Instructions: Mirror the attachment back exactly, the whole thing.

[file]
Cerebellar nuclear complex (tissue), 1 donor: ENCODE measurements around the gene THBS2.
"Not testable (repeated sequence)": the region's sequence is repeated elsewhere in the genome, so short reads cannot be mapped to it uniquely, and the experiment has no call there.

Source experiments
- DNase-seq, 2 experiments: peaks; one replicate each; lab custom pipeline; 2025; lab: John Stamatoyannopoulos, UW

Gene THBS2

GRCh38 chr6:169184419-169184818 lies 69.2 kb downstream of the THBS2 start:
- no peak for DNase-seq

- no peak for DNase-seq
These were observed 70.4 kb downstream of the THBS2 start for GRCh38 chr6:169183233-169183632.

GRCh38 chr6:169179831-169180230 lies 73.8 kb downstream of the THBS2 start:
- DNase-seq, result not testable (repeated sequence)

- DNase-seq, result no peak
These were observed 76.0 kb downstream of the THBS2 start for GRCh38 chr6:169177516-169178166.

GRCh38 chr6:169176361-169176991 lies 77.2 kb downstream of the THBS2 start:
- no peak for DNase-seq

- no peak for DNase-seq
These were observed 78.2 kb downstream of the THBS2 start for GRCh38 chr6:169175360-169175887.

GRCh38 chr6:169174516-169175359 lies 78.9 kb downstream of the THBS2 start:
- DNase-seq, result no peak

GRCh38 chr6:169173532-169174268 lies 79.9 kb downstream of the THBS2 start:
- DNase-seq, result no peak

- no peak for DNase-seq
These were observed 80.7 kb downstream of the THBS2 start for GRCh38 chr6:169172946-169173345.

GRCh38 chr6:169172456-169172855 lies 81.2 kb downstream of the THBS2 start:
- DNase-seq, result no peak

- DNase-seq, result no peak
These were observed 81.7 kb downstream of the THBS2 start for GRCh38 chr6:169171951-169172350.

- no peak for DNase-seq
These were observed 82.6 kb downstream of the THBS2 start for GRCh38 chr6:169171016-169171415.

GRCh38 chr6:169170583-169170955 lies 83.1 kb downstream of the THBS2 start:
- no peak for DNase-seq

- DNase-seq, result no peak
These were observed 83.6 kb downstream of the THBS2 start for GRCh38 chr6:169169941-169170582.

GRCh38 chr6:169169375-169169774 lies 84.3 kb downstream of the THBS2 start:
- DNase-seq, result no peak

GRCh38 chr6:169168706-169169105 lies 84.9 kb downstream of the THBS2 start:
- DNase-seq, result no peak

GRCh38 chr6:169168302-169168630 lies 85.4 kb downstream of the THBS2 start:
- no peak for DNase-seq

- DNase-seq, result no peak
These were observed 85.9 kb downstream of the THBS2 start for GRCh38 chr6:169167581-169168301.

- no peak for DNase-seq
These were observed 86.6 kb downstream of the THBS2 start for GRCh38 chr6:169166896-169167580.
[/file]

Cerebellar nuclear complex (tissue), 1 donor: ENCODE measurements around the gene THBS2.
"Not testable (repeated sequence)": the region's sequence is repeated elsewhere in the genome, so short reads cannot be mapped to it uniquely, and the experiment has no call there.

Source experiments
- DNase-seq, 2 experiments: peaks; one replicate each; lab custom pipeline; 2025; lab: John Stamatoyannopoulos, UW

Gene THBS2

GRCh38 chr6:169184419-169184818 lies 69.2 kb downstream of the THBS2 start:
- no peak for DNase-seq

- no peak for DNase-seq
These were observed 70.4 kb downstream of the THBS2 start for GRCh38 chr6:169183233-169183632.

GRCh38 chr6:169179831-169180230 lies 73.8 kb downstream of the THBS2 start:
- DNase-seq, result not testable (repeated sequence)

- DNase-seq, result no peak
These were observed 76.0 kb downstream of the THBS2 start for GRCh38 chr6:169177516-169178166.

GRCh38 chr6:169176361-169176991 lies 77.2 kb downstream of the THBS2 start:
- no peak for DNase-seq

- no peak for DNase-seq
These were observed 78.2 kb downstream of the THBS2 start for GRCh38 chr6:169175360-169175887.

GRCh38 chr6:169174516-169175359 lies 78.9 kb downstream of the THBS2 start:
- DNase-seq, result no peak

GRCh38 chr6:169173532-169174268 lies 79.9 kb downstream of the THBS2 start:
- DNase-seq, result no peak

- no peak for DNase-seq
These were observed 80.7 kb downstream of the THBS2 start for GRCh38 chr6:169172946-169173345.

GRCh38 chr6:169172456-169172855 lies 81.2 kb downstream of the THBS2 start:
- DNase-seq, result no peak

- DNase-seq, result no peak
These were observed 81.7 kb downstream of the THBS2 start for GRCh38 chr6:169171951-169172350.

- no peak for DNase-seq
These were observed 82.6 kb downstream of the THBS2 start for GRCh38 chr6:169171016-169171415.

GRCh38 chr6:169170583-169170955 lies 83.1 kb downstream of the THBS2 start:
- no peak for DNase-seq

- DNase-seq, result no peak
These were observed 83.6 kb downstream of the THBS2 start for GRCh38 chr6:169169941-169170582.

GRCh38 chr6:169169375-169169774 lies 84.3 kb downstream of the THBS2 start:
- DNase-seq, result no peak

GRCh38 chr6:169168706-169169105 lies 84.9 kb downstream of the THBS2 start:
- DNase-seq, result no peak

GRCh38 chr6:169168302-169168630 lies 85.4 kb downstream of the THBS2 start:
- no peak for DNase-seq

- DNase-seq, result no peak
These were observed 85.9 kb downstream of the THBS2 start for GRCh38 chr6:169167581-169168301.

- no peak for DNase-seq
These were observed 86.6 kb downstream of the THBS2 start for GRCh38 chr6:169166896-169167580.